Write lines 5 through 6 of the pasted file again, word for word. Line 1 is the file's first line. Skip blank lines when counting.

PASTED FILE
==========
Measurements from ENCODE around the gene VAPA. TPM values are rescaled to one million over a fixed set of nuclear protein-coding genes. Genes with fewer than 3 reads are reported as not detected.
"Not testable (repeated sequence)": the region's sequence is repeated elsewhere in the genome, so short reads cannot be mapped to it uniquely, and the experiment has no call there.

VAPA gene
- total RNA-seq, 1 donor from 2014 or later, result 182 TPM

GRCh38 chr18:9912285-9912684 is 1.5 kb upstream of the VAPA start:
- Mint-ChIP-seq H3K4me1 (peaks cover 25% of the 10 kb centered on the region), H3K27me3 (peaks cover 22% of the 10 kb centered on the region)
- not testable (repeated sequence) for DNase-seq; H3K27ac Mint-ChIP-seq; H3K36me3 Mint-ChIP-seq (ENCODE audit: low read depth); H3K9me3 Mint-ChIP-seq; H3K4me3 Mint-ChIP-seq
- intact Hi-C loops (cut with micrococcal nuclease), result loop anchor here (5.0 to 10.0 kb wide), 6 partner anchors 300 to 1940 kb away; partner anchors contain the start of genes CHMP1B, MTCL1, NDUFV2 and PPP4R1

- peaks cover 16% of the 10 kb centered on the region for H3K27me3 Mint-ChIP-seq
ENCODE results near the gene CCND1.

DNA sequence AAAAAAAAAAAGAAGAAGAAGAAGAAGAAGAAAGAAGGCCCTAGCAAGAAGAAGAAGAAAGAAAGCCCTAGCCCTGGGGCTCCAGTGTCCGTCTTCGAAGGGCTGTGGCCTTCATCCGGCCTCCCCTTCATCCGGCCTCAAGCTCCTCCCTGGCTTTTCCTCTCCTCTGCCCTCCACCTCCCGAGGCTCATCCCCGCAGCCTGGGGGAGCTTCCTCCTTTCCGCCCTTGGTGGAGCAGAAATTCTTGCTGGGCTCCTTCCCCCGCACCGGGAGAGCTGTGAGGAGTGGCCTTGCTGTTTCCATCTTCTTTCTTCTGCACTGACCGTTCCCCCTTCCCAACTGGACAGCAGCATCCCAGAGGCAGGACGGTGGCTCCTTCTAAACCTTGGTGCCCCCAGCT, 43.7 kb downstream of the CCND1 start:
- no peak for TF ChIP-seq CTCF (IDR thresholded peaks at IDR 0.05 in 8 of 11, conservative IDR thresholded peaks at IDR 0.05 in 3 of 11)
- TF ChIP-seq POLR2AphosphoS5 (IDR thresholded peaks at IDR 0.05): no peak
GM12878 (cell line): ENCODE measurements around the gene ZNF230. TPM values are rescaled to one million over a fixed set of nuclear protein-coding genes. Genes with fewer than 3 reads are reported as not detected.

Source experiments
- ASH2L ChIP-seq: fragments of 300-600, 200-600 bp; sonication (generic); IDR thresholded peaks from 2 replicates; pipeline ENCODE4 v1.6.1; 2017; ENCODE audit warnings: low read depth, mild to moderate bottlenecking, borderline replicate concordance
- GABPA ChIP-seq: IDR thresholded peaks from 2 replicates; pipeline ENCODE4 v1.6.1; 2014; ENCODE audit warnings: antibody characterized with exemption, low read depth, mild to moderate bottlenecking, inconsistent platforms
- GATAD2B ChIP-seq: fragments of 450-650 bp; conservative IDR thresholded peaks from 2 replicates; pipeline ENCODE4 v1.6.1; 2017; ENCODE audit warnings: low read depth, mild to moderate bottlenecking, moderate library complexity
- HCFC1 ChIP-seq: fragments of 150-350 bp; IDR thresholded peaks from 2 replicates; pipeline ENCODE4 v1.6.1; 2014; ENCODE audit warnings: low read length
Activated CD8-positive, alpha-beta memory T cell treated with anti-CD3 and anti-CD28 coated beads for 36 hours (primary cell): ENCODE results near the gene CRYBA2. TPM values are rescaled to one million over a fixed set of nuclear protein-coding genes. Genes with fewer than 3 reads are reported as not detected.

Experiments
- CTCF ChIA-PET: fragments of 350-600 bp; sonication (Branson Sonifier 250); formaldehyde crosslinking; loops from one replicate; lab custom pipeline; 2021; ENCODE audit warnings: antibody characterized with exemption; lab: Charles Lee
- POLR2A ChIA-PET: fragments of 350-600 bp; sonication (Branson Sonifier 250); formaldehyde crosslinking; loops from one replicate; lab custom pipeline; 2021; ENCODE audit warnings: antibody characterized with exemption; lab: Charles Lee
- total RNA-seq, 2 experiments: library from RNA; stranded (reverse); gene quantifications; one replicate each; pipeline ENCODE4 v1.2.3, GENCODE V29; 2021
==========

GRCh38 chr18:9912285-9912684 is 1.5 kb upstream of the VAPA start:
- Mint-ChIP-seq H3K4me1 (peaks cover 25% of the 10 kb centered on the region), H3K27me3 (peaks cover 22% of the 10 kb centered on the region)